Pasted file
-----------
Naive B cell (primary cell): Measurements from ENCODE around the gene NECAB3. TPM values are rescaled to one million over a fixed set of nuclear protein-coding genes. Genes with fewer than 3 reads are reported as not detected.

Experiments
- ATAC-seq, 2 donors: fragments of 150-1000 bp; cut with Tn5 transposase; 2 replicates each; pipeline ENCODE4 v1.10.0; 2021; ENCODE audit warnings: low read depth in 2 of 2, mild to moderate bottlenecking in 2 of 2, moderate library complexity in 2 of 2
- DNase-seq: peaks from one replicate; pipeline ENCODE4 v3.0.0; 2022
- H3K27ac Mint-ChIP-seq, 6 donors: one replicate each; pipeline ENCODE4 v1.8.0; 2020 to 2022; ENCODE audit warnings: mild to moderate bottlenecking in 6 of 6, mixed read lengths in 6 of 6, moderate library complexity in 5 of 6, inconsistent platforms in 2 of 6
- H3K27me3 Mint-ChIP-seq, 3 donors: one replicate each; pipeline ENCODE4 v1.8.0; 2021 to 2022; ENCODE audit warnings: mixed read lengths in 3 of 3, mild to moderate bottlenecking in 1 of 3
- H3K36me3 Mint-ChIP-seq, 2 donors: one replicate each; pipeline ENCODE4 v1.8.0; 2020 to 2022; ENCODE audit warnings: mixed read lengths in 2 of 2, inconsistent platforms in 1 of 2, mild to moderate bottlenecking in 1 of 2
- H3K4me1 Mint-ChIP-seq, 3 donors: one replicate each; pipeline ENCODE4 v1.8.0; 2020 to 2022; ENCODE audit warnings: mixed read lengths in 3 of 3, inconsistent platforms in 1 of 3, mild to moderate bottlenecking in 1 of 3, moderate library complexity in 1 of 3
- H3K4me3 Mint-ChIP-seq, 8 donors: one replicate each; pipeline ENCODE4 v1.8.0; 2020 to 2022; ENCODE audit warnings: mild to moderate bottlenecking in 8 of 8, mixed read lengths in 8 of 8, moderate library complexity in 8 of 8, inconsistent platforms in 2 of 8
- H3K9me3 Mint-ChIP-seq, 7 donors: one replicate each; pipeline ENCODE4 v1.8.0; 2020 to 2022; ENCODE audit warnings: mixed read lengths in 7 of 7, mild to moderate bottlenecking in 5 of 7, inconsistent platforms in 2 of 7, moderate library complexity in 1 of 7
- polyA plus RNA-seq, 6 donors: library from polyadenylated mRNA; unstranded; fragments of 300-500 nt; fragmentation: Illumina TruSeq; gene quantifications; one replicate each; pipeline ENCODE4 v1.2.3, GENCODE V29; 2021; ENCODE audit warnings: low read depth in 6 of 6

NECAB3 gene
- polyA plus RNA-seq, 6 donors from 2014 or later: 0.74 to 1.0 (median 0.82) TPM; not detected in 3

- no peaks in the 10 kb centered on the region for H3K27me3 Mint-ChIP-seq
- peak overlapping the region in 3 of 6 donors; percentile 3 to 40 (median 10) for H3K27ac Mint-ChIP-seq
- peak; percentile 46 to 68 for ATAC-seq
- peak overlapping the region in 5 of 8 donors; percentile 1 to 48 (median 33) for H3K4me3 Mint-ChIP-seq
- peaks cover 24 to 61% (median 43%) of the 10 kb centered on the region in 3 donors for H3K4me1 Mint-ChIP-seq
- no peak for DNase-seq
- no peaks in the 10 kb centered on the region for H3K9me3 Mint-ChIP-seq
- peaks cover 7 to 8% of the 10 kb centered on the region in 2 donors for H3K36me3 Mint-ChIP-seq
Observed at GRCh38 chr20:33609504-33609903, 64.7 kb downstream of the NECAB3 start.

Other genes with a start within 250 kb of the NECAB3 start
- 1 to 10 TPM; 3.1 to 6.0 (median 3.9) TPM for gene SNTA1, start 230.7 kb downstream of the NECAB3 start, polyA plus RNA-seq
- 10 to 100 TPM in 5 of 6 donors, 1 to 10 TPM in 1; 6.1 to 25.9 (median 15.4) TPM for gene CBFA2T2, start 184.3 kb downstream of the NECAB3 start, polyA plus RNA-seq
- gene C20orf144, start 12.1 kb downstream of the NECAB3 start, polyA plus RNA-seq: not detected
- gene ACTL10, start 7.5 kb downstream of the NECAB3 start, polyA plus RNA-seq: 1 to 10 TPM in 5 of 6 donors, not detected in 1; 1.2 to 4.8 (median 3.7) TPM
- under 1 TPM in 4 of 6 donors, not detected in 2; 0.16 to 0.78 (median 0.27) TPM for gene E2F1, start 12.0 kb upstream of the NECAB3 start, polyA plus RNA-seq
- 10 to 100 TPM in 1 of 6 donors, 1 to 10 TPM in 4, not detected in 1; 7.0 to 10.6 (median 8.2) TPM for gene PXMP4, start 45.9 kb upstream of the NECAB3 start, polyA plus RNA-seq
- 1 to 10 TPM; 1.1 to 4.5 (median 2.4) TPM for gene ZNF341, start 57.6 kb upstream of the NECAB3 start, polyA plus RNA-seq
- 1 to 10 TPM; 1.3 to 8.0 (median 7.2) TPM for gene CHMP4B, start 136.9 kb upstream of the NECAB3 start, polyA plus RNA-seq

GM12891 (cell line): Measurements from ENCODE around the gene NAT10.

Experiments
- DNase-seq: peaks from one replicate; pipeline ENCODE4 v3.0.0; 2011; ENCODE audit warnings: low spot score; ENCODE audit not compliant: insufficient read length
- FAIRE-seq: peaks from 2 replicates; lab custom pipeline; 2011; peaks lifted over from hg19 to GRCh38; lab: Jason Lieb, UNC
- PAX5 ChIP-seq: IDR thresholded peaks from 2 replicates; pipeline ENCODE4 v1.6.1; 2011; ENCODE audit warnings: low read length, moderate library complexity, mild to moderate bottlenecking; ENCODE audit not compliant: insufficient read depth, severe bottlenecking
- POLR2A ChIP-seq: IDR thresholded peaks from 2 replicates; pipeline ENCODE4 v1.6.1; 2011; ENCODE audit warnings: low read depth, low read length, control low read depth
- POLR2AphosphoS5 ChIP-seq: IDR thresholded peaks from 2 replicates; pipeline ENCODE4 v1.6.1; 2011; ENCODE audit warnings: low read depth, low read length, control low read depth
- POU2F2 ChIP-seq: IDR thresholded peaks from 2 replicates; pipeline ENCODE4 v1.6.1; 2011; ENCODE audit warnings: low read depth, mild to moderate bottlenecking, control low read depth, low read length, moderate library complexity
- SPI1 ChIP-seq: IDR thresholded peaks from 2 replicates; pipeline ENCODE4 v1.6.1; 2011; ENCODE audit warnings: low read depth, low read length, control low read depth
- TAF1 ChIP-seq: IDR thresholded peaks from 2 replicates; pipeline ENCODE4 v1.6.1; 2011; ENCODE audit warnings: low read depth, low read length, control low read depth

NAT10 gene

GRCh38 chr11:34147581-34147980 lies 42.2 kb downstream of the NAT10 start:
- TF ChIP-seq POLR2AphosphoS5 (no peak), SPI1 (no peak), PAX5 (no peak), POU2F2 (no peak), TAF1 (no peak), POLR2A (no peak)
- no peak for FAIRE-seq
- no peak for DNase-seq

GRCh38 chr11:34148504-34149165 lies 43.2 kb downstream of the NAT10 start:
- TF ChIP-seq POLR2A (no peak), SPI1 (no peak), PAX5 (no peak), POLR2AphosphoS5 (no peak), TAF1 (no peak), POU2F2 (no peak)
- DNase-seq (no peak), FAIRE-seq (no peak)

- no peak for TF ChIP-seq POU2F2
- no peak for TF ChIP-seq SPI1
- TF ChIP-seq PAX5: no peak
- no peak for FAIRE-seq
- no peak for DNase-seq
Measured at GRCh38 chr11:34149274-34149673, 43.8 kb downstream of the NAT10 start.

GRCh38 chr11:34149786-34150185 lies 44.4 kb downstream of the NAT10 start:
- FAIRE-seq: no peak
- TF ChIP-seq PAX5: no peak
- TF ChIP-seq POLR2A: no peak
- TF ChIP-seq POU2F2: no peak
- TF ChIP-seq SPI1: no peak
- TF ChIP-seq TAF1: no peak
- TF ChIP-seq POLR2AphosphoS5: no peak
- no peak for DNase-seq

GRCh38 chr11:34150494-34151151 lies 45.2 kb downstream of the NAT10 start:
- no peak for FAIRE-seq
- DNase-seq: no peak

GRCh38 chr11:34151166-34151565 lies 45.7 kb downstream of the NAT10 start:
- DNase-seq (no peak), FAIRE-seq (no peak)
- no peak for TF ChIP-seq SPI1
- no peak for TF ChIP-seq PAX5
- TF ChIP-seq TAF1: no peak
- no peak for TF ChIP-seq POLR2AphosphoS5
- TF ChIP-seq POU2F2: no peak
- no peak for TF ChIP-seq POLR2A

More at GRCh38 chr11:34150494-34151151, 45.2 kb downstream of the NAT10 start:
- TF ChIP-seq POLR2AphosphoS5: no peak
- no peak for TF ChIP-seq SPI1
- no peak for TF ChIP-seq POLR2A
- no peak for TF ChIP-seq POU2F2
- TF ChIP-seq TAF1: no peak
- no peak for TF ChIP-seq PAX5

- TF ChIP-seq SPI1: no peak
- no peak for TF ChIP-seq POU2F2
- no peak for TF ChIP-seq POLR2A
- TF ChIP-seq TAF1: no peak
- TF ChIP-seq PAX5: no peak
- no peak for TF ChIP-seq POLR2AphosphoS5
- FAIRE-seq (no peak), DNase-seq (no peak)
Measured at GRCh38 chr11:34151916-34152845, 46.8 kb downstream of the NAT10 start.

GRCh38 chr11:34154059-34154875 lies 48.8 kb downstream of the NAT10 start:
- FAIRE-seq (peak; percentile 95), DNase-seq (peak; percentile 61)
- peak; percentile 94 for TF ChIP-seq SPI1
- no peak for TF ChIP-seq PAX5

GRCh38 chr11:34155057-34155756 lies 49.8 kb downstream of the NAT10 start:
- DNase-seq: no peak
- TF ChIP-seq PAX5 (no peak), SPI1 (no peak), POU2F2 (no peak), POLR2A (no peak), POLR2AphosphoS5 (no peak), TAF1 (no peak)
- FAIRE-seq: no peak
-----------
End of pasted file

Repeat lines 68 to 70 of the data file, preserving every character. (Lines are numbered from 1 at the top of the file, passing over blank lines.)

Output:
GRCh38 chr11:34151166-34151565 lies 45.7 kb downstream of the NAT10 start:
- DNase-seq (no peak), FAIRE-seq (no peak)
- no peak for TF ChIP-seq SPI1